Cameron: It's not something that I think ... you're using the API, you would think it would be part of the certification process. It should be something that's included in how can you be Okta certified if you don't know how to export the system log? I think you're right in that there is no example code anywhere that actually shows it. I have some but it wasn't approved for public released in time for this talk. I was only able to get the cheat sheet through, I’ll try to follow up in that same repo so the cheat sheet ... maybe I can push through an example code repo. Things like the code that I showed for sessions ... I'm sorry, session kill and user suspend Its pretty basic, you hit the API pinpoint. It gives you two hundred events and then it gives you the next link to hit and you just repeat. It should be pretty easy to figure out with the documentation.
Speaker 1: Right but the only issue is then that there has been various limited ... if you were to do anything with your Okta Org the user to do anything, you can't do it through Okta API...
Cameron: Anything that happen-
Speaker 2: Can you repeat the question?
Speaker 2: Can you repeat his question or?
Cameron: I think that jus this question was, do things that you do against the API register within the system log? And I think the answer is yes. Just because you did a ... you created a user by the API versus in the console it should still be logged in the system log, if that answers your question. On top of that, what I thought what he was originally asking was, “do you have any sample code?” but no, I'm working on it.
Speaker 3: Besides the app, the obvious for office 365 you were discussing, besides account lockout policies and say MFA for the Microsoft super user accounts, any other defaults that you were particularly mentioning when you were saying about password spring and the accounts probably being compromised.
Cameron: Yes so ... do I have a list of things that are insecure by default? No, that would be a great thing to have but I'm just picking on office 365 because it gets a lot of visibility and it happens quite frequently. I'm not aware really of any others. I mean there is so many edge cases. We have thousands of apps that we integrate into the Okta and I don't have a good list of which ones have poor default configurations, but it would be a list for someone to make. Maybe we could host ... get a repo somewhere and people can contribute to it when they find things.
Speaker 3: Last question then is, why are you so adamant then that chances are you have been compromised?
Cameron: We just have been, I mean ... not compromised, I'm saying is everyone that has an office 365 ... you have been password sprayed and if you don't have MFA turned on and you allow legacy authentication protocols, I guarantee you one of your users password one, two, three is their office 365 password. I guarantee it. There's been so many stats thrown around and all the keynotes surround password reuse and 80 percent of all passwords are compromised or 90 percent of all fishing targets credentials. There's a reason why Freddy and Tod are talking about password lists and zero trusts, it's because passwords clearly don't work. That's kind of the company marketing drive and just why do I think everyone has been password sprayed? Because username is really easy to guess, emails are really easy to guess, they're ... we’re seeing these dumps of fifty, hundred, two-hundred million, accounts from all kinds of places. S3 buckets that are full of personal information just left public, so it’s not hard to find valid emails and if they're behind office 365 and you don't have modern off enforced, then they can just connect to it with an I map or a Pop 3 client, and log right in with username and pass. Hope that answers your question.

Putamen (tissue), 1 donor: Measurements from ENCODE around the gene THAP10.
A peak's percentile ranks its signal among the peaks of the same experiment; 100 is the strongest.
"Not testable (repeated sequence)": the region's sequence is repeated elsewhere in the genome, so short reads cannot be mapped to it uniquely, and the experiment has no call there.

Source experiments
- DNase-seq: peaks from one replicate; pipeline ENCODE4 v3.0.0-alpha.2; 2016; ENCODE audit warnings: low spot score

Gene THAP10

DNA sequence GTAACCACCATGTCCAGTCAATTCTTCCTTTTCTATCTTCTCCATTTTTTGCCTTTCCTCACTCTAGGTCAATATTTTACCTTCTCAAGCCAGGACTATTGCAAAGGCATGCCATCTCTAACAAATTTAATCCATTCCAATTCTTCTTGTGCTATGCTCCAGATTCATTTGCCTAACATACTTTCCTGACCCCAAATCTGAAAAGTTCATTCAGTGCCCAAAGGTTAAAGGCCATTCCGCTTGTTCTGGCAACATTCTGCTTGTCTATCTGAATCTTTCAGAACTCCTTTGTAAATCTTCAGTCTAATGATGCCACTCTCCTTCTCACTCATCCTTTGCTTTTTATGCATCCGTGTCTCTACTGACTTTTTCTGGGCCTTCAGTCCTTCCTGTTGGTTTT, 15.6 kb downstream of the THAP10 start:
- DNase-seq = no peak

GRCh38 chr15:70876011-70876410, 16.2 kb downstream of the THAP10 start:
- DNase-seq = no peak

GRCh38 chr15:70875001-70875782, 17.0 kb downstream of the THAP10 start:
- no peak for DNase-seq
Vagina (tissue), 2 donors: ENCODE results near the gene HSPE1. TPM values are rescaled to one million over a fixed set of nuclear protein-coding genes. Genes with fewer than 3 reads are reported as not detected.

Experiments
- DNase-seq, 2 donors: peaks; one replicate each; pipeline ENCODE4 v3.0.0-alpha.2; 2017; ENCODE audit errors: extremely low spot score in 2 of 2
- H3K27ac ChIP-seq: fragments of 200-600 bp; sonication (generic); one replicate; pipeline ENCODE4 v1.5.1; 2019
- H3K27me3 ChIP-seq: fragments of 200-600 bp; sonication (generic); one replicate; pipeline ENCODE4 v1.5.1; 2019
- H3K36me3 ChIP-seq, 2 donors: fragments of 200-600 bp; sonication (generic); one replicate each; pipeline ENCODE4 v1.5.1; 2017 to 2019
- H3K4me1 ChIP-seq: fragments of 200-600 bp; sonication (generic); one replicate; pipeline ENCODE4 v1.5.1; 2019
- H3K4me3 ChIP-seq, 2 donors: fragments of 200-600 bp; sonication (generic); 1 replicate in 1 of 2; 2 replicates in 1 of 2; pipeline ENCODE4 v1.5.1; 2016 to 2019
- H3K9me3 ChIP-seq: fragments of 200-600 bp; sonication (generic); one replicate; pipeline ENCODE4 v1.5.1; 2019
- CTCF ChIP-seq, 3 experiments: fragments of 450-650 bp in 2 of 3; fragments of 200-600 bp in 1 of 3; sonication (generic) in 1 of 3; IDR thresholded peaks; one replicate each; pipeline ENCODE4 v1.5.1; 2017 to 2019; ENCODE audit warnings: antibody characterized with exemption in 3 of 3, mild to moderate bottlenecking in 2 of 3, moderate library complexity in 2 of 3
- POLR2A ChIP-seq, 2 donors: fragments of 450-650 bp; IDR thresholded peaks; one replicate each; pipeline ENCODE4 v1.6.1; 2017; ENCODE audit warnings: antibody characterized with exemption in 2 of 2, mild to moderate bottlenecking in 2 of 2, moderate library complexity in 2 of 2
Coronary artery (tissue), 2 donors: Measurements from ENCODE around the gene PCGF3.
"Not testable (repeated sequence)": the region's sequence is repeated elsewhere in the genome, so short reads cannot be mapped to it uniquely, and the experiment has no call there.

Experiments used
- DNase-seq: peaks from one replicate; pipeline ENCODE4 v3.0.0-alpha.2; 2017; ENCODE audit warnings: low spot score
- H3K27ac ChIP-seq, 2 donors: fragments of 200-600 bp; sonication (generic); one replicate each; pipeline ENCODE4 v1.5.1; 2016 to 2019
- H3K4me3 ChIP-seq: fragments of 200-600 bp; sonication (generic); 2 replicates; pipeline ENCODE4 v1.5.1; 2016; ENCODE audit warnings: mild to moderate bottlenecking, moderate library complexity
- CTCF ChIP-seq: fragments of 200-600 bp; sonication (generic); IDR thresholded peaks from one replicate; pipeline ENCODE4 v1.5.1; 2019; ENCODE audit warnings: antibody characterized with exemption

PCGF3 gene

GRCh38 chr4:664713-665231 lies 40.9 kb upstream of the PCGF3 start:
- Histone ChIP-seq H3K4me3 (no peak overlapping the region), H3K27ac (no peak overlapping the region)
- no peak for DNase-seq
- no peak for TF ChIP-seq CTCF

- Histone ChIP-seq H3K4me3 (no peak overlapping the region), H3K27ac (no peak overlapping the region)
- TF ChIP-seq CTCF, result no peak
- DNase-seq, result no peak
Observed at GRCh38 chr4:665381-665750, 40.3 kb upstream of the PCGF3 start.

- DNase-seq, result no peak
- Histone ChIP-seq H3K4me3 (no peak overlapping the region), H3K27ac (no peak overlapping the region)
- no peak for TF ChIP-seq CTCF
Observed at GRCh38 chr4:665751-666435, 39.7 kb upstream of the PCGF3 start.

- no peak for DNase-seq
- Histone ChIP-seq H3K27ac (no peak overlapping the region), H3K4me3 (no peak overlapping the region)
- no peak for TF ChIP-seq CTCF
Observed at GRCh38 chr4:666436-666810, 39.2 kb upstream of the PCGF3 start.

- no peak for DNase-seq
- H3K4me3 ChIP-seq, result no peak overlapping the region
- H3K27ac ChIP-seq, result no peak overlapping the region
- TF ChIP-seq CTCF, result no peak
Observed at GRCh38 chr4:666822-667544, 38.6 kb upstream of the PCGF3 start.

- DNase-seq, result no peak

Before we move on to the next one I got a quick plug for ... these talks are recorded ... I had a really interesting lunch conversation with a guy that presented yesterday, and it was identity under attack and he ... a lot of the things I'm talking about I think he has also talking about but from a customer perspective as well so if you have the recordings maybe check those out.
Any more questions? Sure.
Speaker 4: I think if you preregister all your accounts in MFA, so I just wanted to understand that. I just wanted to understand that, does that mean when the user actually starts using the system they have to reset it for themselves?
Jason: No, so Okta released a feature actually in August or September of last year that actually lets you as an org administrator pre activate a factor for the user, a phone factor whether it's SMS or call. What we have done so far and we've built this just before they released that feature but the user has number stored in our HR directory for example and they get pushed down into active directory in other places. We use that verified phone number that we know the user has previously signed into the company to be their first MFA factor so they come to our custom tool, they log in, they do first factor with username and password it's unavoidable, initial identity. Then they can only take and complete an MFA enrollment with that number then that's in the trusted directory. The complete that registration, they are now enrolled, they go to Okta and they do a very first time an MFA login instead of enrollment process.
Speaker 4: But then they can choose their own factor-
Jason: They can add factors later, yes.
Speaker 4: Got it.
Jason: We let them register verify you to after the fact.
Speaker 4: Thank you.
Speaker 5: We need to wrap up but thank you so much to our speakers and thank you guys so much for joining us. Please remember to fill out your comment cards and turn them in at the back.
Jason: Thank you.
Okta sits at the front door of many organizations, guarding their most sensitive applications, which makes Okta orgs a very attractive target for an attacker. At the same time, this position provides a wealth of data that can be leveraged by security teams to detect attacks. In this session, Cameron Ero of Okta SecOps will provide guidelines on how you can use Okta data to monitor for attacks against your organization. Then, customer guest speaker Jason Pisani of Motorola Solutions Inc. will share how MSI's security team uses identity data in practice.